Islet that is migrants’ gateway to the EU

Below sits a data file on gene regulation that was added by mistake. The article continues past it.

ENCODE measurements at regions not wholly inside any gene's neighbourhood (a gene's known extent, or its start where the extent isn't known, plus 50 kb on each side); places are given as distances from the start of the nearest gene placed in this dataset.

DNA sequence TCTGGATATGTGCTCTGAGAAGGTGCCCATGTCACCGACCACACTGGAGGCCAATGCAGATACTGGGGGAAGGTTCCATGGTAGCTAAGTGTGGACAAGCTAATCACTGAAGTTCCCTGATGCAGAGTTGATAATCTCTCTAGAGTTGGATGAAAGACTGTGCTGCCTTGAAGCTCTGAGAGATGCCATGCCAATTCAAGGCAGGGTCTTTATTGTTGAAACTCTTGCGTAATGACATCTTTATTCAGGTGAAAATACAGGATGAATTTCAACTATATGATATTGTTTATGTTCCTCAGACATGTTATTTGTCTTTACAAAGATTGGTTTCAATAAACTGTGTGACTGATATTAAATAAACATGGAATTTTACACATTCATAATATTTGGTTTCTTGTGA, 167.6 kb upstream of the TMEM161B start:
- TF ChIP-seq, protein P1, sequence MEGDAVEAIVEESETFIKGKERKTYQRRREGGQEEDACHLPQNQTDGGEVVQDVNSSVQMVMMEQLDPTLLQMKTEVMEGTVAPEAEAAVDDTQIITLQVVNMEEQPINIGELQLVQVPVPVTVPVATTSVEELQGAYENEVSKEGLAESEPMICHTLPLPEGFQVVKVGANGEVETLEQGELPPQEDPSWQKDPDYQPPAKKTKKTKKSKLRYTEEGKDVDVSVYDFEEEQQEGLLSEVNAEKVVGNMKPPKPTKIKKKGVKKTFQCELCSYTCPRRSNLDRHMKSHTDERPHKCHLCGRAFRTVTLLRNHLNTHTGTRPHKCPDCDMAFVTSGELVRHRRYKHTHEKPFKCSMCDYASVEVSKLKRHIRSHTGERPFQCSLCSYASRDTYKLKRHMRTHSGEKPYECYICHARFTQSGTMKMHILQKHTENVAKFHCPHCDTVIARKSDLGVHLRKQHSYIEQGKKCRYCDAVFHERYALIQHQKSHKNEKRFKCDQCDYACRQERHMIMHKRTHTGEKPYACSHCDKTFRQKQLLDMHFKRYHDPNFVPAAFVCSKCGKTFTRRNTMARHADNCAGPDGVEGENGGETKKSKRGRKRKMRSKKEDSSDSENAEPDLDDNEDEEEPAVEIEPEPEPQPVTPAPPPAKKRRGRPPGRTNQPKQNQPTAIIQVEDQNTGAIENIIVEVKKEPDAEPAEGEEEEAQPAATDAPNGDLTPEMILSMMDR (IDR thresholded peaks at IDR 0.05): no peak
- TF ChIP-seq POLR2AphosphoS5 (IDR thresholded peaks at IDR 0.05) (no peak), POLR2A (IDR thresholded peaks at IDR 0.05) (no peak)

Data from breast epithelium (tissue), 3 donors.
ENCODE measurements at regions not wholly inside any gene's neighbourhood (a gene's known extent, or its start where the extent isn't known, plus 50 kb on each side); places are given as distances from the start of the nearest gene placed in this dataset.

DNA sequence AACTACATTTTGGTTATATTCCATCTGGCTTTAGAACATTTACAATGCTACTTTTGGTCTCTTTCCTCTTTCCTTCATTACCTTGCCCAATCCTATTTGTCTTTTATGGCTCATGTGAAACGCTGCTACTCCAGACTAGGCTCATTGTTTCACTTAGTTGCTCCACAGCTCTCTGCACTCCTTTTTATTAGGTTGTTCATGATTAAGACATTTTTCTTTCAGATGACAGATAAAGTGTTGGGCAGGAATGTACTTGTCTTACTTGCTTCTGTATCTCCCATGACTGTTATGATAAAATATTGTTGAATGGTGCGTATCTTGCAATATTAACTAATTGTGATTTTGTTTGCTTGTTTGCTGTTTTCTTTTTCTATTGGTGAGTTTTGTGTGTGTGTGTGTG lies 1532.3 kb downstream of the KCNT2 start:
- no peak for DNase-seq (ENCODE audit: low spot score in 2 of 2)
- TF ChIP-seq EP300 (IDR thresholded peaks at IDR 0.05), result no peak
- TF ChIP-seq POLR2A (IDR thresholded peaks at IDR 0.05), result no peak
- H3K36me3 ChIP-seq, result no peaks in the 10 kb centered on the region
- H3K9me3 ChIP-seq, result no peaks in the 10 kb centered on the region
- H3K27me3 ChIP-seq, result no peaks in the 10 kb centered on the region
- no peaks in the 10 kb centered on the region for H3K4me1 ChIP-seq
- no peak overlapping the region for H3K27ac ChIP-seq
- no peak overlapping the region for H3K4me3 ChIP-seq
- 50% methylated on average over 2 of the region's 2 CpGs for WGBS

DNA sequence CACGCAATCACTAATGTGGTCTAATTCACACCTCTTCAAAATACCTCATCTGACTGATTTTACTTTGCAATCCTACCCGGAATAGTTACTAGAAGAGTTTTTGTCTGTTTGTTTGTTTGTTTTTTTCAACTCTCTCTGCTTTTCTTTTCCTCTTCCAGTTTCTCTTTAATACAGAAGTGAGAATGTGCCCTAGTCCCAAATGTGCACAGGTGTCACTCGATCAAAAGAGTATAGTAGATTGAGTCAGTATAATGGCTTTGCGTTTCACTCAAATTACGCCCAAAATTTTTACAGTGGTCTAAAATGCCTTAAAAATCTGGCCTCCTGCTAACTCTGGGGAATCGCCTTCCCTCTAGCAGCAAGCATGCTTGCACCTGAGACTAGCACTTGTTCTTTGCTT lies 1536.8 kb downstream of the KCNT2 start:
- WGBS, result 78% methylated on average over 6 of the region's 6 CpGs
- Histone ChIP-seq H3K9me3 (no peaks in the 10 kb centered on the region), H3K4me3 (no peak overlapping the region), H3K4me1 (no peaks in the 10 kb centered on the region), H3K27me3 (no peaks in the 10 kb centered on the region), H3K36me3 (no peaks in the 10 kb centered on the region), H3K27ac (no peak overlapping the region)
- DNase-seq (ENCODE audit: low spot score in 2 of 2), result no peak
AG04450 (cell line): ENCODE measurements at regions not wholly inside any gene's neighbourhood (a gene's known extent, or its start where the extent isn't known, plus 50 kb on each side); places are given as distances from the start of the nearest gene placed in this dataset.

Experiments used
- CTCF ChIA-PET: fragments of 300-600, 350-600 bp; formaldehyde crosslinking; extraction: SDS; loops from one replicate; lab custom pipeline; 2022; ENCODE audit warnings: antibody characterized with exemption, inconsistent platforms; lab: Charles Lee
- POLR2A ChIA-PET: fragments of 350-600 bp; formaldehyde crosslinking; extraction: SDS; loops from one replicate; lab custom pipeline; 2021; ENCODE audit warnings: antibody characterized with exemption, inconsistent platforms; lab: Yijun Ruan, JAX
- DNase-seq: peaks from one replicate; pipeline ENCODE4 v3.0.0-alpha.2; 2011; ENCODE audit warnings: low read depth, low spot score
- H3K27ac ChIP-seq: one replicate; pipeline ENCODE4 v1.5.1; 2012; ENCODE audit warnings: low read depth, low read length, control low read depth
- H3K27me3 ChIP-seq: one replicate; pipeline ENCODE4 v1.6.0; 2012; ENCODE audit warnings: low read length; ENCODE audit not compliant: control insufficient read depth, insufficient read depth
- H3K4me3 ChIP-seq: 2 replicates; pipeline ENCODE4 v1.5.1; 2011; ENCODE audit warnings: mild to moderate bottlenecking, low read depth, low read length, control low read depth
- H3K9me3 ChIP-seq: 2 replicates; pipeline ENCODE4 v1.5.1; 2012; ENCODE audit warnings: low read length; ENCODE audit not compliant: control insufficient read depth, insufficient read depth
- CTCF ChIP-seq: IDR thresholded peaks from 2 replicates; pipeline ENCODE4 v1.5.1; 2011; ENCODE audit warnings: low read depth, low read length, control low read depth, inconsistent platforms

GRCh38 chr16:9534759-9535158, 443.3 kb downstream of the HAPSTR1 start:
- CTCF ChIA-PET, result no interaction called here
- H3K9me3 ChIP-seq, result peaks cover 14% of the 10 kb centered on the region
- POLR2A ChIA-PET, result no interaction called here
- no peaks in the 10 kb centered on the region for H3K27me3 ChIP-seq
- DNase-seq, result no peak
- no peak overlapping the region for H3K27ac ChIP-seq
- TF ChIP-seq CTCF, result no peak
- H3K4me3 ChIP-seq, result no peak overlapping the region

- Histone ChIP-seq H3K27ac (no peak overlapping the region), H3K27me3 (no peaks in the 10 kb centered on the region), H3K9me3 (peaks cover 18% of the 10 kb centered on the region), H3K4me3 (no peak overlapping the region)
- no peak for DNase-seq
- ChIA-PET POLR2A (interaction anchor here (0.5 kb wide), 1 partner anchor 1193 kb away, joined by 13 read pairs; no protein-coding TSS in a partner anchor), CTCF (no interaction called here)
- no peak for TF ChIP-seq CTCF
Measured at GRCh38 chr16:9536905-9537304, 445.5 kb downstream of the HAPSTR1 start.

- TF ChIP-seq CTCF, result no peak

AGATHONISI – The azure waters of tiny Agathonisi are as inviting as Greece’s other Aegean Sea islands, but here a coast guard flotilla, not tourist yachts, takes up most of the picturesque harbor. The island off Turkey’s west coast has a permanent population of about 100 and welcomes at least double that number of tourists in the summer. But it is also a magnet for thousands of illegal immigrants from Asia and Africa crossing these smuggler-infested waters that constitute the European Union’s southeastern border. «We’ve been coming here for about 16 years, and every year it gets worse,» says Michael, a 60-year-old Briton preparing breakfast on board his yacht. «It’s sad but something has to be done.» Last year alone, some 5,000 migrants – 50 times the population – were detained on Agathonisi, said local municipal councilor Stelios Kamitsis. An EU summit in Brussels last month pledged to address repeated calls from Greece and the other «front-line» states of Cyprus, Malta and Italy for help in securing maritime borders against the daily influx. Recently, Athens’s conservative government warned that immigration was pushing the country’s resources to the limit. «Given the seriousness of the situation, a number of measures must be adopted without delay,» Prime Minister Costas Karamanlis urged EU leaders. ‘This is Greece?’ Back on the Agathonisi pier, a patrol boat has just arrived with a fresh load of bedraggled would-be immigrants, a group of 16 men, three women and a baby. «This is Greece?» gasps Osef Ahmadi, an exhausted 25-year-old clutching a small bag of belongings. With him are his brother Ali, his wife Leyla and their baby daughter Mariam, aged 1. They claim to be Afghan. The small family left Afghanistan’s Wardak province a month ago, paying 10,000 euros for passage to the Turkish coast on a truck, says Osef. As he speaks, the coast guard officers produce the slashed remains of an inflatable dinghy on which the migrants entered Greek waters. «We found them on the maritime border with Turkey, about 3 nautical miles from the island,» says Dimitris Stratis, the harbor master of neighboring Patmos island, which has jurisdiction over the area. «It’s the usual story: They tore the dinghy so they would be rescued as castaways and avoid being arrested for illegal entry into Greece,» he notes. On the pier, police officers separate the men from the three women in the group. Lacking identity papers, the men are asked to give their names and those of their parents, their age and nationality. The women follow. «Cheers, smile,» says a policeman snapping their mugshots under the blazing midmorning sun. Based on the migrants’ statements, the final tally reads: 19 Afghans and one Burmese, aged 15-30. With the identification phase complete, the group is lined up and taken to a 30-square-meter warehouse near the harbor that will serve as their home for the coming days. «How long will we stay here?» asks Roya Hosseini, a 28-year-old woman accompanied by her husband Javed. She is dressed in brightly colored clothes and wears no veil. «I want to join my brother who lives in Italy, but they’ve taken our cell phone SIM cards,» says 19-year-old Isaha Han, who is barefoot after losing his shoes in the boat. The warehouse only emptied a day earlier when a group of Pakistanis who slept inside for four days were removed and transferred to the nearby island of Samos, which has a larger migrant reception center. A day later, another 50 migrants fished out of the sea are brought here too. «The state offered to build a reception center on the island but we refused, as it’s bad for tourism,» said councilor Kamitsis. «Sometimes the migrants steal our goats but that’s not important – it’s the diseases we’re worried about,» says the councilor’s wife Chryssoula. Brussels promised «a determined European response based on firmness, solidarity and shared responsibility,» and stressed the need to beef up the Frontex border agency conducting sea patrols, in a pre-summit statement. But Athens already announced some of its own measures last month – including beefed-up penalties for people smugglers and extending maximum detention for migrants from the current three months to 12 – to try to stem the influx. In 2008, Greek coast guard officers arrested 15,315 migrants as they tried to enter the country illegally by boat, a 65 percent spike over 2007, the Merchant Marine Ministry said. Thousands more have also died over the years trying to make sea crossings into the EU. In all, more than 146,000 illegals were caught in Greece last year, up from the 122,000 arrested in 2007 and a huge increase over the 45,000 arrested in 2004, the Interior Ministry said. Greek officials also blame Turkey for taking insufficient action to stem the outflow of clandestine migrants from its own territory. «We mount daily patrols but, without Turkey’s help, the problem will not be solved,» says the Patmos harbor master.